The Intestinal Epithelium Organoid Cultures
- Challenges in establishing long-term systems for intestinal epithelium cultures
- Establishment of long-term gastrointestinal epithelium organoid culture
- The use of small molecules in intestinal organoid culture
- Building of gut organoids
- Cytokines used in long-term gastrointestinal epithelium culture
- Small molecules and peptides used in gastrointestinal culture
Challenges in establishing long-term systems for intestinal epithelium cultures
Establishment of long-term gastrointestinal epithelium organoid culture
1. Intestinal epithelium organoid cultures
- The ability to source normal epithelial cell lines from the stem cells found in the base of intestinal crypts has allowed for the establishment of long-term systems for intestinal epithelium cultures.
- This advancement has allowed for the exploitation of stem cells in tissue regenerative therapies, and the development of treatment models targeting degenerative disorders of the digestive tract.
- The model for a robust, long-term small intestinal epithelium organoid culture system was developed in 2009 .
- Lgr5+ stem cells isolated from murine crypts were cultured with ROCK inhibitor (Y-27632) and the ENR growth factor bundle of EGF (Epidermal Growth Factor), Noggin, and R-Spondin-1.
- This culture system mimics normal intestinal epithelial growth and differentiation and can maintain these characteristics for more than eight months.
2. Human small intestinal epithelium and human colonic epithelial organoid cultures
- Subsequently, a protocol for long-term organoid culturing of the human small intestinal epithelium, and both murine and human colonic epithelia was established.
- This system added the necessary signalling protein Wnt-3a to the above-mentioned ENR growth factor bundle (WENR).
3. Human small intestinal and colonic crypt organoid cultures
- In the case of human small intestinal and colonic crypt cultures, the further addition of p38 MAPK inhibitor (SB202190) and TGF-β inhibitor (A 83-01) was required .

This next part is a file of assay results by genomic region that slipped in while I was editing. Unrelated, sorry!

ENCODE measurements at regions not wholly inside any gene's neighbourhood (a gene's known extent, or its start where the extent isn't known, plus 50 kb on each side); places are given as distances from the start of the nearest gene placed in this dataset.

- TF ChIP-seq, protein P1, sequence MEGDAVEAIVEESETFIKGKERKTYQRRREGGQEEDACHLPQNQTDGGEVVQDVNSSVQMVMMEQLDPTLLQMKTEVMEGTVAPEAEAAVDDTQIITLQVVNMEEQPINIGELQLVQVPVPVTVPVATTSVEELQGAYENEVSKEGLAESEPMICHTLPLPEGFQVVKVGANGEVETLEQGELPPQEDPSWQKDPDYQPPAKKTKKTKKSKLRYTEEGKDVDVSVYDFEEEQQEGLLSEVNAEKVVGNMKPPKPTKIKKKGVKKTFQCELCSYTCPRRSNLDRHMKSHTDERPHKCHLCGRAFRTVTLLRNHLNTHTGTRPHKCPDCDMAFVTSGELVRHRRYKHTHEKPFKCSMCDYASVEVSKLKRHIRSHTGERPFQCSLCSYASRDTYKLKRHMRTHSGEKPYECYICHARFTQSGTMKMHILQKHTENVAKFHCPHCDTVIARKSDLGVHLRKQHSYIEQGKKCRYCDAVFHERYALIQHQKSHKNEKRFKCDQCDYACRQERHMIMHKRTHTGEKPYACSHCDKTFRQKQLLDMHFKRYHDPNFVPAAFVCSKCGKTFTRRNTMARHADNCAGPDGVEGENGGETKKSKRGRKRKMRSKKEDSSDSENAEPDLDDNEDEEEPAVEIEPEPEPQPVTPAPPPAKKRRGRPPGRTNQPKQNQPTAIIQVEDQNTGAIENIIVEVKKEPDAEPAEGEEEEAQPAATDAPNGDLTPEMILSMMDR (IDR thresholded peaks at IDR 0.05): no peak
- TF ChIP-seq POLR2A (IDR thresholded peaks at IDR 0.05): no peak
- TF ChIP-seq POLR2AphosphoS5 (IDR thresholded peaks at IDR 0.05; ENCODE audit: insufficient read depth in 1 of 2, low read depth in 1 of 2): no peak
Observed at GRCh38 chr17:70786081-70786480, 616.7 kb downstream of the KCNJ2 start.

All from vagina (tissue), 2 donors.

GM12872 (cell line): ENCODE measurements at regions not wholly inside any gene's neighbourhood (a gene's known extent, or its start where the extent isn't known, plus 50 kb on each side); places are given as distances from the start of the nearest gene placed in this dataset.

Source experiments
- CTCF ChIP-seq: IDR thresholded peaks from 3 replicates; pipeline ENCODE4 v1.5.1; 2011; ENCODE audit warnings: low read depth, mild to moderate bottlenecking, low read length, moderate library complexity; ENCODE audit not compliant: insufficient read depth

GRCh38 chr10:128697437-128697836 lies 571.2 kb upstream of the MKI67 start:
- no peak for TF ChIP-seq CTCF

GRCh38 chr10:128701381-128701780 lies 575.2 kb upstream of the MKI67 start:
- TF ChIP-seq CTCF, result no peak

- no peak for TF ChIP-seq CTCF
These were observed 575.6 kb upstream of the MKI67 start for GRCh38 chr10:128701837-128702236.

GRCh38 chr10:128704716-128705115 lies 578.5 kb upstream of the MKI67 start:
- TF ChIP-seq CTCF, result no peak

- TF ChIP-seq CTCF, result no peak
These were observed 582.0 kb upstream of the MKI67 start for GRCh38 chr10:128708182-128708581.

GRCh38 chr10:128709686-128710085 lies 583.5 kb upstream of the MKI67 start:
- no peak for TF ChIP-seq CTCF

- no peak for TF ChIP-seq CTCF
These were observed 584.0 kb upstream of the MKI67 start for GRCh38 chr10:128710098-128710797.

- Currently, these protocols are routinely used in studies involving human or mouse intestinal crypt cultures [3, 4].
4. Long-term gastric gland and human small intestinal epithelium organoid cultures
- The addition of FGF-10 (Fibroblast Growth Factor-10) to the WENR bundle (WENRF) allowed researchers to establish long-term gastric gland and human small intestinal epithelium cultures [5,6,7,8].
The use of small molecules in intestinal organoid cultures
Building of gut organoids
- These gut organoids expanded from healthy, human small intestinal crypts on extracellular matrix, with the assistance of the ENR growth factor bundle, plus Wnt-3a, Y-27632, Gastrin, Nicotinamide, A 83-01, SB 202190 and LY2157299 .
Cytokines used in long-term gastrointestinal epithelium culture
Small molecules and peptides used in gastrointestinal culture
[Poster] Reagents for Organoid Research
[Brochure] Facilitate your research on Gastrointestinal Epithelium Cells with Organoid Cultures
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1. Sato, T, et al. (2009) “Single Lgr5 stem cells build crypt villus structures in vitro without a mesenchymal niche.” Nature 459.7244: 262-265. 2. Sato, T, et al. (2011) “Long-term expansion of epithelial organoids from human colon, adenoma, adenocarcinoma, and Barrett’s epithelium.” Gastroenterology 141.5: 1762-1772. 3. Schwank, G, et al. (2013) “Generation of BAC transgenic epithelial organoids.” PloS One 8.10: e76871. 4. Grabinger, T, et al. (2014) “Ex vivo culture of intestinal crypt organoids as a model system for assessing cell death induction in intestinal epithelial cells and enteropathy.” Cell death & disease 5.5: e1228. 5. Lahar, N, et al. (2011) “Intestinal subepithelial myofibroblasts support in vitro and in vivo growth of human small intestinal epithelium.”PLoS One 6.11: e26898. 6. Jabaji, Z, et al. (2014) “Type I collagen as an extracellular matrix for the in vitro growth of human small intestinal epithelium.” PloS One 9.9: e107814. 7. Barker, N, et al. (2010) “Lgr5+ ve stem cells drive self-renewal in the stomach and build long-lived gastric units in vitro.” Cell Stem Cell 6.1: 25-36. 8. Stange, D, et al. (2013) “Differentiated Troy+ chief cells act as reserve stem cells to generate all lineages of the stomach epithelium.” Cell 155.2: 357-368. 9. Koo, B-K, and Clevers, H, (2014) “Stem cells marked by the R-spondin receptor LGR5.” Gastroenterology 147.2: 289-302. 10. Cramer, J, et al. (2015) “Distinct human stem cell populations in small and large intestine.” PloS One 10.3: e0118792. 11. Farin, H. F., Van Es, J. H., & Clevers, H. (2012) “Redundant sources of Wnt regulate intestinal stem cells and promote formation of Paneth cells.” Gastroenterology 143.6: 1518-1529. 12. Schweinlin, M, et al. (2016). “Development of an advanced primary human in vitro model of the small intestine.” Tissue Engineering Part C: Methods
13.Peprotech. (n.d.). Facilitate your research on Gastrointestinal Epithelium Cells with Organoid Cultures. Retrieved November 16, 2021, from https://www.peprotech.com/download/2024.
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